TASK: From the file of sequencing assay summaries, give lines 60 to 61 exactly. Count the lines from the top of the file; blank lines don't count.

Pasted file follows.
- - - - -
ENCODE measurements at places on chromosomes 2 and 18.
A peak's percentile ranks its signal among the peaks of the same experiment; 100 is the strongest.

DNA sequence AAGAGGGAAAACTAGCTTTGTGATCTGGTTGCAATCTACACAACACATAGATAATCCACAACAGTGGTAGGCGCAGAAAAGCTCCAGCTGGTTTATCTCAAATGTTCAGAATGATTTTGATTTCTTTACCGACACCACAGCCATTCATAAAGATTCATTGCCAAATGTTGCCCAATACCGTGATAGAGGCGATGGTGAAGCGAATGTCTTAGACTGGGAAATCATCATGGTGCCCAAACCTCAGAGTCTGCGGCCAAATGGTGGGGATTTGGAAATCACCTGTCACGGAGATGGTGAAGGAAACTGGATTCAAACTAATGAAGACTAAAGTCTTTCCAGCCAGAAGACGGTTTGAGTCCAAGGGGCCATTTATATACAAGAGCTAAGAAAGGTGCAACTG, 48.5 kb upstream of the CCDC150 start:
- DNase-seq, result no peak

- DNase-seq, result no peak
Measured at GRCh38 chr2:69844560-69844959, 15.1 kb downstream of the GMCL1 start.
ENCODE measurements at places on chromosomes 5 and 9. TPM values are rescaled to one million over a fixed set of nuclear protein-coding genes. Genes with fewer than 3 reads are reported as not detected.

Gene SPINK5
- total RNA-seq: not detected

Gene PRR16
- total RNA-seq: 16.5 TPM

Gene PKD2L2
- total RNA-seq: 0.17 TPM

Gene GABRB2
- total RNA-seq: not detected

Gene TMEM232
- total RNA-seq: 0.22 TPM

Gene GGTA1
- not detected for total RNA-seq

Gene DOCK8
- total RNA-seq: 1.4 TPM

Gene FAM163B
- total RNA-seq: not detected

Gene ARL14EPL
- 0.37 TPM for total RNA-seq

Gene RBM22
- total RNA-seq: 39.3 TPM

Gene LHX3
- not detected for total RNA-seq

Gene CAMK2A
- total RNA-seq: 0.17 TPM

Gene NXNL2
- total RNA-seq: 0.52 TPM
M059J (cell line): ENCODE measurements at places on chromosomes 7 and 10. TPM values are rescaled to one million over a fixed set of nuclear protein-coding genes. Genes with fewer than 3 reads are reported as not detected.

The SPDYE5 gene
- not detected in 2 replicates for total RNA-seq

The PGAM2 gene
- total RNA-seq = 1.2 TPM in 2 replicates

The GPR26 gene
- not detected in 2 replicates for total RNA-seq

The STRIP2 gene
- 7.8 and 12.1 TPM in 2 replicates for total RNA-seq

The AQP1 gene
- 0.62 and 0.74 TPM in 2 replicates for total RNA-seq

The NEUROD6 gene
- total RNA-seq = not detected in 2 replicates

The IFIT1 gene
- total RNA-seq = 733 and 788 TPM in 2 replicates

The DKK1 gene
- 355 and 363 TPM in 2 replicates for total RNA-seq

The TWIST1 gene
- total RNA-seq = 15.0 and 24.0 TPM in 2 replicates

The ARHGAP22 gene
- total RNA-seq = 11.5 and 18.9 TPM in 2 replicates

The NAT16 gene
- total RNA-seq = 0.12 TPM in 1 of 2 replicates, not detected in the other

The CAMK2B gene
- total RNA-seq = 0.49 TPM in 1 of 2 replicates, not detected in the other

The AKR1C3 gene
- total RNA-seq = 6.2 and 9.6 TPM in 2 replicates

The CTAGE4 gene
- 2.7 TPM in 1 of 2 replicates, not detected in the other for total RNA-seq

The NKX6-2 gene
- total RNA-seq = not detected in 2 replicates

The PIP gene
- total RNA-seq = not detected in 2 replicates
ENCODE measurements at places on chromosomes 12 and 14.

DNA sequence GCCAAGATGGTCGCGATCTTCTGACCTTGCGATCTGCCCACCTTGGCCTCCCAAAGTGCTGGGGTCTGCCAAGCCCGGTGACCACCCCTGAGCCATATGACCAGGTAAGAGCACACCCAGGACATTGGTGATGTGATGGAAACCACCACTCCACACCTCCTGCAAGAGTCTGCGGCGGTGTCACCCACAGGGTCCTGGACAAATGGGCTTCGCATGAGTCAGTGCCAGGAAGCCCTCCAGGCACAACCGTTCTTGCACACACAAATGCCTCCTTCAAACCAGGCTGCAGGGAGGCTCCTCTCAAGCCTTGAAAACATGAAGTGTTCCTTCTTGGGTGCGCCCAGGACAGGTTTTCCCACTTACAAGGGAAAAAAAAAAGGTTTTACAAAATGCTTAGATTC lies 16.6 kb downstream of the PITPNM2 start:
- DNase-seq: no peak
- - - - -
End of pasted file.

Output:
- total RNA-seq = 6.2 and 9.6 TPM in 2 replicates

The CTAGE4 gene